|Science & Environmental Health Network|
Science, Ethics and Action in the Public Interest
Agricultural and food systems technologies have rapidly changed over the past twenty years, perhaps most strikingly illustrated
by the large-scale commercialization of genetically engineered (GE) crops. However, our understanding of the interactions of
these new technologies within complex ecological and social systems, and our ability to predict or regulate impacts have not kept pace with the rate of technological change. In particular, the environmental and sustainable agriculture communities have
yet to formulate and implement a comprehensive, proactive research, trade, policy and marketplace agenda that addresses
both the scientific uncertainty and the potential adverse consequences of current agricultural practices.
In conjunction with the Institute for Agriculture and Trade Policy SEHN is working to apply the Precautionary Principle to the development and adoption of agricultural technology and farming systems as well as to the regulation of food safety and quality, particularly in the context of international trade. Recognizing that effective and acceptable regulatory policies must be grounded in both appropriate research and meaningful public dialogue, we are also working to establish a public interest research agenda for agricultural and food systems within the US and in countries subject to US trade influences.
Genetically engineered crops are an important case study for implementing the Precautionary Principle and a public interest research agenda. Since the mid-1990s, commercial-scale planting of GE crops has risen from zero to over 70 million acres worldwide. However, despite the scale and pace of this new technology, there remains considerable uncertainty regarding the long-term hazards or benefits of GE crops. Mounting scientific evidence points to potentially serious harm to public health and the environment, and while further research is needed, the uncertainties, complexities and ethical dimensions of GE technology must be openly acknowledged and actively addressed. We believe the Precautionary Principle and public interest research can help to address these challenges and move us toward an agriculture that protects and promotes social and environmental values.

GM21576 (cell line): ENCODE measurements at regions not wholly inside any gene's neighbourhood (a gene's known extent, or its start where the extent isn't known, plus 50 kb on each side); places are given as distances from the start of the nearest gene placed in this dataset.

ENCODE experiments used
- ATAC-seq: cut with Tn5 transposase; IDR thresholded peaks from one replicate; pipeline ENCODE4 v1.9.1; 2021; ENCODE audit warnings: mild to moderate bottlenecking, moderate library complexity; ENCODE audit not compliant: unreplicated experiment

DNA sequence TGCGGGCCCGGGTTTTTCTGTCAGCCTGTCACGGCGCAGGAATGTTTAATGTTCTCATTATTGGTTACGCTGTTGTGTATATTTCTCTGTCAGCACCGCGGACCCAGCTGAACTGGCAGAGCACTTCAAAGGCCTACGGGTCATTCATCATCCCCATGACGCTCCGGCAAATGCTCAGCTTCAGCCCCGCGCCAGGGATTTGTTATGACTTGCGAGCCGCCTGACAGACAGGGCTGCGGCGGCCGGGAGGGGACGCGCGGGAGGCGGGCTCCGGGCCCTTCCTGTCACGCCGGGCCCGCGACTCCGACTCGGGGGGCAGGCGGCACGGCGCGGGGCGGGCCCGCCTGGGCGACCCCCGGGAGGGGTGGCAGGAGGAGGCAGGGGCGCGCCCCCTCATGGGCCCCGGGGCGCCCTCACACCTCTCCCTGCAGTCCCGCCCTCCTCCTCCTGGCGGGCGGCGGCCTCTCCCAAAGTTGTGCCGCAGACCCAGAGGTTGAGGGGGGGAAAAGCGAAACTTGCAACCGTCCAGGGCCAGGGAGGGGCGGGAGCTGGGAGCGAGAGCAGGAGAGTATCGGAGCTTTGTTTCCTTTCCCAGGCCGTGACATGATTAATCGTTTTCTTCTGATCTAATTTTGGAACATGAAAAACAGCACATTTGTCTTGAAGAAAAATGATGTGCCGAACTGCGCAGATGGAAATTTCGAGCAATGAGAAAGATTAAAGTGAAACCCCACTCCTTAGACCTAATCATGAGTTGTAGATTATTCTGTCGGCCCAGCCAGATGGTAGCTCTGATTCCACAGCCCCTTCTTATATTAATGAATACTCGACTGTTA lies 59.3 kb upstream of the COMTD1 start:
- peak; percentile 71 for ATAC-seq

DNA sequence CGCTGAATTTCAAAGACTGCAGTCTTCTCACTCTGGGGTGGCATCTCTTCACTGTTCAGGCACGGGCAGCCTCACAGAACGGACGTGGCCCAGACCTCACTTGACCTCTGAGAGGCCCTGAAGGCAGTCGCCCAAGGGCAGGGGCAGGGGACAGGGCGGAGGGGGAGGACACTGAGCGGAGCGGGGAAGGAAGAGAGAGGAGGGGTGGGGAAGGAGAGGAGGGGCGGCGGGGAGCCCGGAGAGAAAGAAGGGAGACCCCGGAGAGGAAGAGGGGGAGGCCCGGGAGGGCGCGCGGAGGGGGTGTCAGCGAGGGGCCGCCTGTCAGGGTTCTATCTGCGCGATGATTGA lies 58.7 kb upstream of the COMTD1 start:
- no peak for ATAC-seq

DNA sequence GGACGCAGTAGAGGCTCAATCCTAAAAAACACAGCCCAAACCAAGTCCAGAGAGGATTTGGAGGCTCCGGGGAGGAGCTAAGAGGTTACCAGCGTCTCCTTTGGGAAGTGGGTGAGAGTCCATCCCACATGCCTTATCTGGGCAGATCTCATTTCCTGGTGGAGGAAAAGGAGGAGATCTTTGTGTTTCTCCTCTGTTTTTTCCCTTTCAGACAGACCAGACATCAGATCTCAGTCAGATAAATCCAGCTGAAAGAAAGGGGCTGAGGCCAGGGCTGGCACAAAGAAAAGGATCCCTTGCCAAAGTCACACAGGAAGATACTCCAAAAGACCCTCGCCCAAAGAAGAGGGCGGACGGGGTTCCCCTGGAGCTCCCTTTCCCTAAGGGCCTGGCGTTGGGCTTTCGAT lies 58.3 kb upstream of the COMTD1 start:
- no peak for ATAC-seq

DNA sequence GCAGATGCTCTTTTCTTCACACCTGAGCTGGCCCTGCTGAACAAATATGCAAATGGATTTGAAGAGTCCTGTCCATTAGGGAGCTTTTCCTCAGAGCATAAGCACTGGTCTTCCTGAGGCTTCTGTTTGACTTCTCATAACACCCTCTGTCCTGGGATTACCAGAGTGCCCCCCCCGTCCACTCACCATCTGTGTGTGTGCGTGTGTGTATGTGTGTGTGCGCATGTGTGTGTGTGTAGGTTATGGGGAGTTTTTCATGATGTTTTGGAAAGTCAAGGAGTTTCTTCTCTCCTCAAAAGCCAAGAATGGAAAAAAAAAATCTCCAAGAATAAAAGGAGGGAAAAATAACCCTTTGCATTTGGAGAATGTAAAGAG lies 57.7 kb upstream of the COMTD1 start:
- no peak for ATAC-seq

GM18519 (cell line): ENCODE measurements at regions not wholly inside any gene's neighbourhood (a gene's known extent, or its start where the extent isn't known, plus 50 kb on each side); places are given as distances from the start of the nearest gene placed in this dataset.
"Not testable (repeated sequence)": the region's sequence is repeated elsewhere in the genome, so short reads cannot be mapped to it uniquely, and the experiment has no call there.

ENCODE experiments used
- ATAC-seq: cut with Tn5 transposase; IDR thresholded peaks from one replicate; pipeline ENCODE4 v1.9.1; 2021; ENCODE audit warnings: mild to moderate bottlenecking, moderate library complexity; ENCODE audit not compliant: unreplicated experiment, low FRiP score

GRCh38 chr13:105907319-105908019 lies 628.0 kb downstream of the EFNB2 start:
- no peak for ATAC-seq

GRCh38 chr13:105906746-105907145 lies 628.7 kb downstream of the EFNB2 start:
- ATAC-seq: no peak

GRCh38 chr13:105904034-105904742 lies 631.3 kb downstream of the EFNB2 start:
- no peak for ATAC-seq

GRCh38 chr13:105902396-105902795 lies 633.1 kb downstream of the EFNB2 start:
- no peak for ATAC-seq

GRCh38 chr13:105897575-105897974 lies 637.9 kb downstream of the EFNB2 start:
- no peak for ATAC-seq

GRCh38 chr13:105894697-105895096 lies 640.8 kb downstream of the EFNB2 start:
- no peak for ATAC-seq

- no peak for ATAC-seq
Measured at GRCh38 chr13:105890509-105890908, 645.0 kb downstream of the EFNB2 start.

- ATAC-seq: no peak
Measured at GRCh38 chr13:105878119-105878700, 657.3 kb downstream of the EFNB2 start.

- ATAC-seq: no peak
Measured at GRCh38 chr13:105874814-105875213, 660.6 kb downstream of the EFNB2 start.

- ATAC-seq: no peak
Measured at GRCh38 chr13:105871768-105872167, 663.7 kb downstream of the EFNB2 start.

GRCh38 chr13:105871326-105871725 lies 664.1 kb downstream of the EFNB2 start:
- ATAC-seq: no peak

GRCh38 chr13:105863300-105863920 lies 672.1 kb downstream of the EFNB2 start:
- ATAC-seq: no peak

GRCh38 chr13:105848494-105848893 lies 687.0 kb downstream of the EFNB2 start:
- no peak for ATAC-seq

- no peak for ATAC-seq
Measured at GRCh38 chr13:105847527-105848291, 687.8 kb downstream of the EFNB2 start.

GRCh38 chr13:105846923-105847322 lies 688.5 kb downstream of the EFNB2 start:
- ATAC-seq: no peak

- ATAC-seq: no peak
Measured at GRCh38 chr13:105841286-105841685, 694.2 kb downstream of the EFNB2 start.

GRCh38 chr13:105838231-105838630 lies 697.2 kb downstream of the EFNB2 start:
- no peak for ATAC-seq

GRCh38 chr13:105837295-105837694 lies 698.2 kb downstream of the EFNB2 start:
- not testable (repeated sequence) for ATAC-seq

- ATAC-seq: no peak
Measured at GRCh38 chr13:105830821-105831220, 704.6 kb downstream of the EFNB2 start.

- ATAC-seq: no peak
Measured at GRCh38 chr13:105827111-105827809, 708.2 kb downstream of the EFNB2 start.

Food Fights: Canadian regulators are under pressure to face the uncertainties of genetically modified food.
In Defense of the Precautionary Principle
Applying The Precautionary Approach To Living Modified Organisms
The U.S. and the Precautionary Principle: An NGO Response in the Context of the Cartagena Protocol
The Risks of Scientific Revolutions
Genetic Engineering and the Precautionary Principle: Information for Extension
Applying the Precautionary Principle to Agricultural Biotechnology
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